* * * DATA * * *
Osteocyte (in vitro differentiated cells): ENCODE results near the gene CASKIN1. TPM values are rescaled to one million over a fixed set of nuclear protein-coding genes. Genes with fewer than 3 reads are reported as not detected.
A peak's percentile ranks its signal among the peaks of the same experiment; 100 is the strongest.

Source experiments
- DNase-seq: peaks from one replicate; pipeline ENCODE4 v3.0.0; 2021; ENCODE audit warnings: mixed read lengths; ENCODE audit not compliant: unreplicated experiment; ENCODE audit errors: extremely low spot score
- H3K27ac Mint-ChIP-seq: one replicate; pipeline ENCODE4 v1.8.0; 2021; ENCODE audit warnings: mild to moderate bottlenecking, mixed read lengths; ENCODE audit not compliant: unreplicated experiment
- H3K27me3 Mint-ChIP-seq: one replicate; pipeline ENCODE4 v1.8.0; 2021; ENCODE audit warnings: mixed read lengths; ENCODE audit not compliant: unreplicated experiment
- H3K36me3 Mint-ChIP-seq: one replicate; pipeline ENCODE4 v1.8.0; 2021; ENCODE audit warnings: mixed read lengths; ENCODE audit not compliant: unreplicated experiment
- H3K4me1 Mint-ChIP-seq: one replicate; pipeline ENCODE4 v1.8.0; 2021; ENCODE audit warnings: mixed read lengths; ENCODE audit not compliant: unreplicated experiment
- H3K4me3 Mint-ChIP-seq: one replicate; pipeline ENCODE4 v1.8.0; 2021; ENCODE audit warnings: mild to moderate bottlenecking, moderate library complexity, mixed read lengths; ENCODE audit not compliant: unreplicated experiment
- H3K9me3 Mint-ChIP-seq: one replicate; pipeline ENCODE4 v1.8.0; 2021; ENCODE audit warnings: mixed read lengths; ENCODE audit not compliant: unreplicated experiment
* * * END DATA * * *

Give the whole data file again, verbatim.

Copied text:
Osteocyte (in vitro differentiated cells): ENCODE results near the gene CASKIN1. TPM values are rescaled to one million over a fixed set of nuclear protein-coding genes. Genes with fewer than 3 reads are reported as not detected.
A peak's percentile ranks its signal among the peaks of the same experiment; 100 is the strongest.

Source experiments
- DNase-seq: peaks from one replicate; pipeline ENCODE4 v3.0.0; 2021; ENCODE audit warnings: mixed read lengths; ENCODE audit not compliant: unreplicated experiment; ENCODE audit errors: extremely low spot score
- H3K27ac Mint-ChIP-seq: one replicate; pipeline ENCODE4 v1.8.0; 2021; ENCODE audit warnings: mild to moderate bottlenecking, mixed read lengths; ENCODE audit not compliant: unreplicated experiment
- H3K27me3 Mint-ChIP-seq: one replicate; pipeline ENCODE4 v1.8.0; 2021; ENCODE audit warnings: mixed read lengths; ENCODE audit not compliant: unreplicated experiment
- H3K36me3 Mint-ChIP-seq: one replicate; pipeline ENCODE4 v1.8.0; 2021; ENCODE audit warnings: mixed read lengths; ENCODE audit not compliant: unreplicated experiment
- H3K4me1 Mint-ChIP-seq: one replicate; pipeline ENCODE4 v1.8.0; 2021; ENCODE audit warnings: mixed read lengths; ENCODE audit not compliant: unreplicated experiment
- H3K4me3 Mint-ChIP-seq: one replicate; pipeline ENCODE4 v1.8.0; 2021; ENCODE audit warnings: mild to moderate bottlenecking, moderate library complexity, mixed read lengths; ENCODE audit not compliant: unreplicated experiment
- H3K9me3 Mint-ChIP-seq: one replicate; pipeline ENCODE4 v1.8.0; 2021; ENCODE audit warnings: mixed read lengths; ENCODE audit not compliant: unreplicated experiment